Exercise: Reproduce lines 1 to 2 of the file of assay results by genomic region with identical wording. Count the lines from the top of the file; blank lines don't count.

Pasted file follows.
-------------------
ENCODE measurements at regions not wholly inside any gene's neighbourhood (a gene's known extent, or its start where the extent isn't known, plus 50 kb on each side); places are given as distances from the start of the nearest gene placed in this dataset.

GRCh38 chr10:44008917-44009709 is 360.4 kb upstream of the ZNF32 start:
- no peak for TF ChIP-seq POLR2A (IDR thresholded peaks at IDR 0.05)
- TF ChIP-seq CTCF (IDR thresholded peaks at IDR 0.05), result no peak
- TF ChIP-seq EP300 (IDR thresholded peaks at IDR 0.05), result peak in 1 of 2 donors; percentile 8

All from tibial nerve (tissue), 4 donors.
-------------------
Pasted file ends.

ENCODE measurements at regions not wholly inside any gene's neighbourhood (a gene's known extent, or its start where the extent isn't known, plus 50 kb on each side); places are given as distances from the start of the nearest gene placed in this dataset.

GRCh38 chr10:44008917-44009709 is 360.4 kb upstream of the ZNF32 start: